Even if you want to create a "website from scratch" .. no one truly codes it from scratch any more.

    - Back "in the day" I coded a custom website/application as an apache module in C. That's my baseline for "from scratch".
    - Fast forward a bit, perl/cgi then PHP ... still mostly doing the work (though less and less)
    - Now we have comprehensive frameworks and tools like drupal that have matured to the point where there is very little justification for rolling your own beyond "for shits and giggles". Chances are you are using some pre-made forum software and just mucking around a bit with the templates.. maybe installing someone elses plugins or at most writing a few of your own plugins. Can you really say that's "from scratch"?

    Luckily I went with my gut and never pursued web dev as a career (and stuck with traditional programming, doing the web dev thing as a hobby of sorts)... although all software is going in this direction (which is good for tech in general, but bad for guys like me who like to play in the weeds)
    Last edited by BoundCoder; 20-Dec-2011 at 22:44.

  6. #6


    I actually use Lefora, with the major code done for me, but all of my CSS is hand done. I find it to be pretty easy, and I think Lefora really is a pretty stable platform to work off of.
    Other than that I really have no other experience.

  7. #7


    I've used Pipeten, from the UK, in the past for hosting scratch built sites. They offer packages for both Windows and Linux hosts, shared or dedicated. The sites I hosted were ASP.NET, so I don't know what their PHP support is like, however I can say the Windows hosting I was on worked fine. Their support is also excellent, I've never had to wait more than a few minutes for a response!

    Here's their Linux plans, 2GB of space with 20GB of transfer and one 100MB DB, with PHP 4 or 5 is 50/year;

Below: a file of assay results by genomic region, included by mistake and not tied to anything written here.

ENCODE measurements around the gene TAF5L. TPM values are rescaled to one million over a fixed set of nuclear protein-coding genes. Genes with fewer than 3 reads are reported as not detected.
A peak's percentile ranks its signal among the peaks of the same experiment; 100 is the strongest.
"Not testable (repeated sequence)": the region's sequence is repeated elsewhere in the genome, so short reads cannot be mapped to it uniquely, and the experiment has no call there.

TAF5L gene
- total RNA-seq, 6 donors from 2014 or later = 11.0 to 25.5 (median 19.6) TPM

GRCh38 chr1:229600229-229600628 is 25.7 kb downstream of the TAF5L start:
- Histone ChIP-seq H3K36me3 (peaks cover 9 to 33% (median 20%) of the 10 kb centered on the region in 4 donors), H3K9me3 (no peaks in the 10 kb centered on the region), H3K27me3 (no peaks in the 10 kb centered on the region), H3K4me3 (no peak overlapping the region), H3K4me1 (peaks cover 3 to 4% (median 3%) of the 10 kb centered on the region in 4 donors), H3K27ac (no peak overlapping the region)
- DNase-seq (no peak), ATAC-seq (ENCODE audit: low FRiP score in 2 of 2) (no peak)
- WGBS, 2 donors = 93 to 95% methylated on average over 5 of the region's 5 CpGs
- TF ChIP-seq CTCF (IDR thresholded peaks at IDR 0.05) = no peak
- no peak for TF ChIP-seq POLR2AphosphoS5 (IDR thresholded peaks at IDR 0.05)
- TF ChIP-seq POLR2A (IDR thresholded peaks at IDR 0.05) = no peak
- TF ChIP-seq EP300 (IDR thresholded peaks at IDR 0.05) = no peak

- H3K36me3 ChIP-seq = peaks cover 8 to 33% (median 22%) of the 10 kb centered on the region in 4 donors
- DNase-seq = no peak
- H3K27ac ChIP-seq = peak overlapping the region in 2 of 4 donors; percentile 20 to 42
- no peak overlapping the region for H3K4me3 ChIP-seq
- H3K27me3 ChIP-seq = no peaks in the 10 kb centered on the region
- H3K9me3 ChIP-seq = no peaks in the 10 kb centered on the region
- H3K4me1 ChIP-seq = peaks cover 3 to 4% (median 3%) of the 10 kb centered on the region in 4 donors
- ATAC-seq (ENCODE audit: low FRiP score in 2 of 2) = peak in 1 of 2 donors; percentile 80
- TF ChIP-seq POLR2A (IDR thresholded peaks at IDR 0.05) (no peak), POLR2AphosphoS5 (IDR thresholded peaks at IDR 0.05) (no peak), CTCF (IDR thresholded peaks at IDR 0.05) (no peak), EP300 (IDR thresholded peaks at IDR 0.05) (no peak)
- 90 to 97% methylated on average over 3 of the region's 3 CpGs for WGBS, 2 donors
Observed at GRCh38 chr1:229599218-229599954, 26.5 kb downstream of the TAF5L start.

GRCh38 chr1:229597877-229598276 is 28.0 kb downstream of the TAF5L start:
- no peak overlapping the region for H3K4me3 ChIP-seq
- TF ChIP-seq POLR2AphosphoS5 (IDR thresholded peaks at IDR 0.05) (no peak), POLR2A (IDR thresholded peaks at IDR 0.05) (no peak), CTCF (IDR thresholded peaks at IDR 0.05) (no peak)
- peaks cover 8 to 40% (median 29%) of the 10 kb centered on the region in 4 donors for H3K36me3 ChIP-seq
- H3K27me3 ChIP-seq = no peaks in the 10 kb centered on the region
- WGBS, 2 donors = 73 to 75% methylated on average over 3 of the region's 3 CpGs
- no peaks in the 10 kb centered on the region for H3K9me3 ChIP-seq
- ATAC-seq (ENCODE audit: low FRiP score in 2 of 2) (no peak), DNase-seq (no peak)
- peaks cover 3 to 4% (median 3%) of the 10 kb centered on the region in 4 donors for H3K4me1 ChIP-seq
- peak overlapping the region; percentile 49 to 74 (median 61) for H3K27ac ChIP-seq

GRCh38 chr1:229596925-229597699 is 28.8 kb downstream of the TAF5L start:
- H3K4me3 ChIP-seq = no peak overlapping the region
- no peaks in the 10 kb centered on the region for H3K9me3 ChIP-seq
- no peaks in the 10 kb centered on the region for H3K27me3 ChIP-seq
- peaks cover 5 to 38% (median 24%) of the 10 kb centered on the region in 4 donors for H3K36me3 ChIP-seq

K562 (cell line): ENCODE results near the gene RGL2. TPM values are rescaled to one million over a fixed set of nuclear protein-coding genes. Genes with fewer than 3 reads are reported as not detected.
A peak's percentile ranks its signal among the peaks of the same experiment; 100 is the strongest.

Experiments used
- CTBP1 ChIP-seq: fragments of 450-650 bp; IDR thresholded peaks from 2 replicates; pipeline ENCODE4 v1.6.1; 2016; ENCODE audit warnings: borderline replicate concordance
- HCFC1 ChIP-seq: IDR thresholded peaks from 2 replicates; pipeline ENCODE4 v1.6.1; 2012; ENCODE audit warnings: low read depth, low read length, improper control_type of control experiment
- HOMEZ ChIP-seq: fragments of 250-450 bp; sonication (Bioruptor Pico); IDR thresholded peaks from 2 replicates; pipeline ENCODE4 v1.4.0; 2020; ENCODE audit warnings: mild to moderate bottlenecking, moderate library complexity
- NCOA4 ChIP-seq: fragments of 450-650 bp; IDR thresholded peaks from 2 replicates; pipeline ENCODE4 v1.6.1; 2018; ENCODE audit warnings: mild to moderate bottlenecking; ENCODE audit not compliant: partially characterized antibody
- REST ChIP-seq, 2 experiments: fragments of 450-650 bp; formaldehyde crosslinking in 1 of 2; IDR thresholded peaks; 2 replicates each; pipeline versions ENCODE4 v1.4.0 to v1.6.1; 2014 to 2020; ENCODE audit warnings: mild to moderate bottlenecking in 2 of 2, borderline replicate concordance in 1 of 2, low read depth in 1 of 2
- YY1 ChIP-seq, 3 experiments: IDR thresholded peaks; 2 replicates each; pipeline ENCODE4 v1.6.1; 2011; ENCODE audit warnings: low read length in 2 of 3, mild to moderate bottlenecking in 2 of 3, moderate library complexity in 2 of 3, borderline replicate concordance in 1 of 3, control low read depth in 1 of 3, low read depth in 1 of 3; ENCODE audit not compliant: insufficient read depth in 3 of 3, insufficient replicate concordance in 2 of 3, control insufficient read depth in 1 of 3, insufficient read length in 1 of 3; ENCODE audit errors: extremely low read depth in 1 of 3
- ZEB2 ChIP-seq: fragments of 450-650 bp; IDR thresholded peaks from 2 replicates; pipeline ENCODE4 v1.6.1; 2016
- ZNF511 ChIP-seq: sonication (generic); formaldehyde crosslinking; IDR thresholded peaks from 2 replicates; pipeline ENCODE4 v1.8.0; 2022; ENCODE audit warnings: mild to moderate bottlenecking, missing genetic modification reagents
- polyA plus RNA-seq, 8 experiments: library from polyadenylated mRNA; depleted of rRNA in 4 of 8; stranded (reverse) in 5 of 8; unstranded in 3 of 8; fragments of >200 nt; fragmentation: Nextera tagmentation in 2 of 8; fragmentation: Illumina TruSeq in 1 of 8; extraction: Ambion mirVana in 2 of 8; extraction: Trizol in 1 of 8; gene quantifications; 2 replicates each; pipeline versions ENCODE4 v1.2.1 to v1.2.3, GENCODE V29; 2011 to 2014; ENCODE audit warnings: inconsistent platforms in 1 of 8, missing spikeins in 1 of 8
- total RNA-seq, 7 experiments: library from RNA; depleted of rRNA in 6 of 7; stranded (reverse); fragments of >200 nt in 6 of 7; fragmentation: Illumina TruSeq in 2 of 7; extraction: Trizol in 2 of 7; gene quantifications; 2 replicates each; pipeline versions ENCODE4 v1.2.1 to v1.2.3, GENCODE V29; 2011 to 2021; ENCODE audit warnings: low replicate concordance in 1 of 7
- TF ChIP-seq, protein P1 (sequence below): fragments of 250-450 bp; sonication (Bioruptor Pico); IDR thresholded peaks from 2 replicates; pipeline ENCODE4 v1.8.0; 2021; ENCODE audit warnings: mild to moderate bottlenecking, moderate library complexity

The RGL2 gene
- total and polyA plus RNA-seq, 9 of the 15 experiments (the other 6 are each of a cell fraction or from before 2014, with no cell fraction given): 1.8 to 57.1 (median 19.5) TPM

Linux Web Hosting with PHP MySql Linux Web Host

    Hope that helps!

  8. #8


    I've got a number of live sites and an in-development one. Everything is custom built from scratch in PHP, no frameworks or anything. The reasons for me doing that were simply that I didn't know PHP and wanted to learn it, that a custom made site will do exactly what I want it to and finally that I'll know exactly what the site is doing and how to modify/fix things.

    I'm on 123-reg for my hosting. I've not had a problem finding hosts that support it. Many offer the usual one-click sites and things, but there still seem to be loads offering the usual LAMP hosting

  9. #9


    My experience with hosting sites has always been pretty bad. The only plus of having a server in a datacenter is the speed, but usually it's too pricey for what you get, and the support is either poor, or very expencive!. I host my site on my own server stored in a friend's basement in holland. He has a fiber connection to his house (ISP experiment ), so the speed is wonderfull, and I don't pay anything. Of course it's only a home build pc, that runs a lamp server, but it works like a charm! and if something's broken, I repair it myself Having physical access to your server is so much easier then calling the hosting provider for support.

    As for php websites: I've programmed a few back in the days, but when I compare free out-of-the box frameworks with having to write your own code and designing (time consuming), and the security (self-made websites are usually an easy target for hackers), I choose for having the fast, free and secure alternative

    so yeah, self-made websites are a dying breed.

  10. #10


    It seems to me that the only website builders who build using their own code, just host on their own servers as well, i think most hosting sites have found it more marketable just to have a tool for people. Although I'm pretty sure that you can go to an advanced user mode with most hosting services can't you?